Fresh opportunities for Australian builders, project managers and financiers may emerge in Japan with the cash-strapped government successfully changing contracting laws to allow a big expansion of public-private partnerships.
The Australian version of The Wall Street Journal had an interesting article recently about how the earthquake-tsunami disaster has led to changes in business regulations affecting foreign companies in Japan. One of the changes has been the government’s pledge to double the size of PPP (Public–private partnership) projects in Japan over the next 10 years.
Government and business relations in Japan are generally very good. Some services that were once completely managed by the government have been privatized, partially or sometimes entirely. Some major examples include Japan Post, NTT, and NHK. Even tax collection has been somewhat delegated.
Rick Wallace’s article points out that in the past, most PPP projects have been for school or hospital projects. The projects have been low risk, and thus have had low returns on investment–only 3 or 4 percent. The problem with this is foreign companies are reluctant to invest internationally in such projects when domestic projects have higher returns. In May the government passed changes that would lift certain restrictions on PPPs:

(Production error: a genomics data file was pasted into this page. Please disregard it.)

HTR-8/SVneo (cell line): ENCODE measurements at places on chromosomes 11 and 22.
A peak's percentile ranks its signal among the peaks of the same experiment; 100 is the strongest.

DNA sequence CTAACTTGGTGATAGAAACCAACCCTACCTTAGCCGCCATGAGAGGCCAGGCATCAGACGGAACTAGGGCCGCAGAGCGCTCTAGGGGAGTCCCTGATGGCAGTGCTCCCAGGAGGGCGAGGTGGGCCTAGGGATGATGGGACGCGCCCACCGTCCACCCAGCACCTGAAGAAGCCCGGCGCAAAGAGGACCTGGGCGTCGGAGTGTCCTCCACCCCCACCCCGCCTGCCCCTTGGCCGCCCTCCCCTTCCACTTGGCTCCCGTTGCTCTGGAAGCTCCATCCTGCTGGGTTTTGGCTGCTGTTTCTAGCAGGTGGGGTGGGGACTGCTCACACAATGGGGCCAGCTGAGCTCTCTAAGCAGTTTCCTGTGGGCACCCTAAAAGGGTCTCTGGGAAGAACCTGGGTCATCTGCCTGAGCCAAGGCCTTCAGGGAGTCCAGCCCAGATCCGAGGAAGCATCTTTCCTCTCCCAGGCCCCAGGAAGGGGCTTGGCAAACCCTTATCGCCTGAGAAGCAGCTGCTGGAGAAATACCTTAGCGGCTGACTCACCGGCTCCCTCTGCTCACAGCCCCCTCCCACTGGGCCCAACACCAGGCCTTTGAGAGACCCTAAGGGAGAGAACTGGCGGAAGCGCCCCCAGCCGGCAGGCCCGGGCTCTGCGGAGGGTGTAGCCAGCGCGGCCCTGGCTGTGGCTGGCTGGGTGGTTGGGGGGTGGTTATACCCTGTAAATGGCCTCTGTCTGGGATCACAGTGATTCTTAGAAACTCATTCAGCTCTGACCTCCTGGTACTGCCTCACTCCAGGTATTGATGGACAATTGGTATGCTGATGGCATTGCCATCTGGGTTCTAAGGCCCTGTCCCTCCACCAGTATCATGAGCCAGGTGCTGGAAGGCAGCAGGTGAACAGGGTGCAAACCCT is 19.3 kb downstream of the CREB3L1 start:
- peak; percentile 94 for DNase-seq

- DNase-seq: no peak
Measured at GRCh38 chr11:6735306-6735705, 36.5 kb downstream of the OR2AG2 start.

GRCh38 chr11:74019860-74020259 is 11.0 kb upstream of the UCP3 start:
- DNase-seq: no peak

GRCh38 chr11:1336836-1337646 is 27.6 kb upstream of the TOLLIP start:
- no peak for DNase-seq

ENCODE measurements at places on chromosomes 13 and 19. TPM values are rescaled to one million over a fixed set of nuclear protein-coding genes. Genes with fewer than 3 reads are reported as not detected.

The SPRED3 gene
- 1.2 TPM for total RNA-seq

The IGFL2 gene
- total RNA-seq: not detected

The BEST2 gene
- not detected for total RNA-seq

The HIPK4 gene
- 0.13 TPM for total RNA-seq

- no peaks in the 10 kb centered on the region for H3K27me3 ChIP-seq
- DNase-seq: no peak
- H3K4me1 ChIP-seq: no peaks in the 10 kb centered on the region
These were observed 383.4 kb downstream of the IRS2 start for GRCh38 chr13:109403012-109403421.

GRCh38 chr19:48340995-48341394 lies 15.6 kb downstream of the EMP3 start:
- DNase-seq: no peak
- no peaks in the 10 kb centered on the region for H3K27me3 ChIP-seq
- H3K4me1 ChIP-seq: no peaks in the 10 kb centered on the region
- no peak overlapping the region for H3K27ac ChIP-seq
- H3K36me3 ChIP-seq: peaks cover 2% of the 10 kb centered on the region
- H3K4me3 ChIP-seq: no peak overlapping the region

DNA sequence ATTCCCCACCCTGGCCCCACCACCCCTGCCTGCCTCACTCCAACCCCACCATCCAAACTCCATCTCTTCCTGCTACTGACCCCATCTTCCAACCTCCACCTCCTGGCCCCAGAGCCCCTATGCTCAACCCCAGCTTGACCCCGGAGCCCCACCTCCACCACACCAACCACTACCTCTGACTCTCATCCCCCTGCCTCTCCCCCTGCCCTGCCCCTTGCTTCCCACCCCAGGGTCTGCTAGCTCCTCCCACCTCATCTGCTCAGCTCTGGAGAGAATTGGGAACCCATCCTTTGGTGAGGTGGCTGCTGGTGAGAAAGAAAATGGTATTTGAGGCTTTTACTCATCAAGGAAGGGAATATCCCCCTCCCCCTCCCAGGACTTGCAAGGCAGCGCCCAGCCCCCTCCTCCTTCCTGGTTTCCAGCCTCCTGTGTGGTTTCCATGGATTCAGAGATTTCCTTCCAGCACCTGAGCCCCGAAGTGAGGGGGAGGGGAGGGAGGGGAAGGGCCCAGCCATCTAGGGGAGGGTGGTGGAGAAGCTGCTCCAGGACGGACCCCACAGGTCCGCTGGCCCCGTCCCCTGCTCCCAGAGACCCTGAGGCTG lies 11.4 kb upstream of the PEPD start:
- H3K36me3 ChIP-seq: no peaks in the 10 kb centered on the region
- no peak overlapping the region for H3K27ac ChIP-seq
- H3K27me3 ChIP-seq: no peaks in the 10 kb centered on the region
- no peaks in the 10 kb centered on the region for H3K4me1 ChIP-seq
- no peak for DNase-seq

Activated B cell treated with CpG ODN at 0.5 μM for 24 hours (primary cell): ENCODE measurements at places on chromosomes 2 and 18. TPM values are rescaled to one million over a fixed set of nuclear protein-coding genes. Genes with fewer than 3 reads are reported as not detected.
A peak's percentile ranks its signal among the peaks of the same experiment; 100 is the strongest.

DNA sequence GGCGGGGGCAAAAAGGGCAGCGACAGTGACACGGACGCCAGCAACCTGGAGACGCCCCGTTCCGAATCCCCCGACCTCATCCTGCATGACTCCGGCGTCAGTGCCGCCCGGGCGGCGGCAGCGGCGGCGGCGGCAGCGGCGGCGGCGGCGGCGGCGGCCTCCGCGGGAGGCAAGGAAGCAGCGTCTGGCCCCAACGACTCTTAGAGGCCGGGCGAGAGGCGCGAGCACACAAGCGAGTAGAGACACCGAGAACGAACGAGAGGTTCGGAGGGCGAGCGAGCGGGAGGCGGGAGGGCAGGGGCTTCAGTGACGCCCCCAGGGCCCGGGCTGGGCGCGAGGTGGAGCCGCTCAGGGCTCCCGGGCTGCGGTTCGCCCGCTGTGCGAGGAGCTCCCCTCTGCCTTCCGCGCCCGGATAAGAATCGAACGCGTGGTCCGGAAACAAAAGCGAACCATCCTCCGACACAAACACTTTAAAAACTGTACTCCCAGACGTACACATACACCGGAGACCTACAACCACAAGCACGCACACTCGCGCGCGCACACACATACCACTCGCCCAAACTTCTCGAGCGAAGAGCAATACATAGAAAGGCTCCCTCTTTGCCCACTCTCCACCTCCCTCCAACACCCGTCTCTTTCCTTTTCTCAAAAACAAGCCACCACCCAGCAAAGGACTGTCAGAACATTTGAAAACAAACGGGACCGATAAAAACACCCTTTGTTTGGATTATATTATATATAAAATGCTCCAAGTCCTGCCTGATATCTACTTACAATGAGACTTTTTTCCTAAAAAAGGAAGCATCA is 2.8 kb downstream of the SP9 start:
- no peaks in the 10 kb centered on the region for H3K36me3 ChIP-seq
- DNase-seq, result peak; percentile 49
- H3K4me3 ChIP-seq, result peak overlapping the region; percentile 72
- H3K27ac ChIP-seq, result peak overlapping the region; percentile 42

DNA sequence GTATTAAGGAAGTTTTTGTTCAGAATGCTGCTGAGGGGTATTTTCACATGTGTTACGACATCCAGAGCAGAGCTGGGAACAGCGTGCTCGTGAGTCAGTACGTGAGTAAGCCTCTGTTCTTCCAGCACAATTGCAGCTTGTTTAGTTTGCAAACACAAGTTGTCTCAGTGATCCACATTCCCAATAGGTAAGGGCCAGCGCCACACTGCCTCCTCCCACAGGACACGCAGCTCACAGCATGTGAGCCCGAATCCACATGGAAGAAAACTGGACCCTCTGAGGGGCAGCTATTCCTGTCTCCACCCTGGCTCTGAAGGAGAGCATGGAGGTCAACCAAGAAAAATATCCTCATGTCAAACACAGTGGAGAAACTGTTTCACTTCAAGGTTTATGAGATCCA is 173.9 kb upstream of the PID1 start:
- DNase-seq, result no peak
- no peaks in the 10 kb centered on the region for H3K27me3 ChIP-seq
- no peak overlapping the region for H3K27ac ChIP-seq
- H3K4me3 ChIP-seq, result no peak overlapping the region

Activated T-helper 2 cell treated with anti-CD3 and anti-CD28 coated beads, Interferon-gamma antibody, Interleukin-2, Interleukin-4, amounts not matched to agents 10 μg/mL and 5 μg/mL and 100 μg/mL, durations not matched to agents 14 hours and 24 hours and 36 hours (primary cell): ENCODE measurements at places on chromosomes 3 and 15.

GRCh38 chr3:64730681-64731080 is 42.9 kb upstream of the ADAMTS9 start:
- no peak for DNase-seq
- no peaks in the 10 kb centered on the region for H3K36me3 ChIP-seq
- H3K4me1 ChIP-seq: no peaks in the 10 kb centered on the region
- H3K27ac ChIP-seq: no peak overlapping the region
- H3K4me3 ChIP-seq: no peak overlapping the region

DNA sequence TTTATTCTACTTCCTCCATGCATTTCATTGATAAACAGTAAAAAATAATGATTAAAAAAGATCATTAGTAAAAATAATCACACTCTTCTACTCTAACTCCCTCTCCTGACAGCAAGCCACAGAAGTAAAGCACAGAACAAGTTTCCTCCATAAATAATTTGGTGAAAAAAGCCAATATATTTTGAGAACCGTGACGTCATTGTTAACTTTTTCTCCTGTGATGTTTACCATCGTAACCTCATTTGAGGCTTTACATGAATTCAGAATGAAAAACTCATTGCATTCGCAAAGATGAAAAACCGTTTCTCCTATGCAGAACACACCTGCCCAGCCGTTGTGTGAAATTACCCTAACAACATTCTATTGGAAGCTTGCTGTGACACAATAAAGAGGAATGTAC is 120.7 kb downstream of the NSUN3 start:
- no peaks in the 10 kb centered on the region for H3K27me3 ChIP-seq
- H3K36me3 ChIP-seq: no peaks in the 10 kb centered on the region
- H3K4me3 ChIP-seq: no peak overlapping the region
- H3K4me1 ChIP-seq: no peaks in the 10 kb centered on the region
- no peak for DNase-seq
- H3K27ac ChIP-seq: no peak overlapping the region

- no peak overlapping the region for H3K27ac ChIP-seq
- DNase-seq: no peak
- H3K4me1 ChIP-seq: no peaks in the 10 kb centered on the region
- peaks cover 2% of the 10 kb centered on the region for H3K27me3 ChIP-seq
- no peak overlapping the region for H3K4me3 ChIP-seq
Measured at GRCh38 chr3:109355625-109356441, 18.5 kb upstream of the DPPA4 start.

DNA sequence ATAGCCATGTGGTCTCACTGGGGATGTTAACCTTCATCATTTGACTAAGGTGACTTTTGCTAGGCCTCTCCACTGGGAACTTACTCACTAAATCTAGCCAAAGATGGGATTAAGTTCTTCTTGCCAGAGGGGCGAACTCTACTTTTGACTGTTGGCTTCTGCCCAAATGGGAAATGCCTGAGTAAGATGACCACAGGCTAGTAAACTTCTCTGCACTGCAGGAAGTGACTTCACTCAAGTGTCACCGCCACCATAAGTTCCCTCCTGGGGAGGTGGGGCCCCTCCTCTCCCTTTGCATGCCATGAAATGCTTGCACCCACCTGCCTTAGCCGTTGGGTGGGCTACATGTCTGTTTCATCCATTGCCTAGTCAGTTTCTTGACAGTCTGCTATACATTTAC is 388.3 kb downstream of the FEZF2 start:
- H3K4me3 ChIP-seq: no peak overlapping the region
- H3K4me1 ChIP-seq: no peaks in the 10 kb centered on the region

The amendment will allow the concession model, often used in Australia, where the successful bidder will finance, design, construct and operate the asset in exchange for user charges to be rolled out in Japan.
It’s also anticipated the government will use the change to sell concession rights to some existing public infrastructure, such as the Kansai and Itami airports near Osaka, although there will need to be a big restructure to make these debt-laden facilities appealing to a buyer.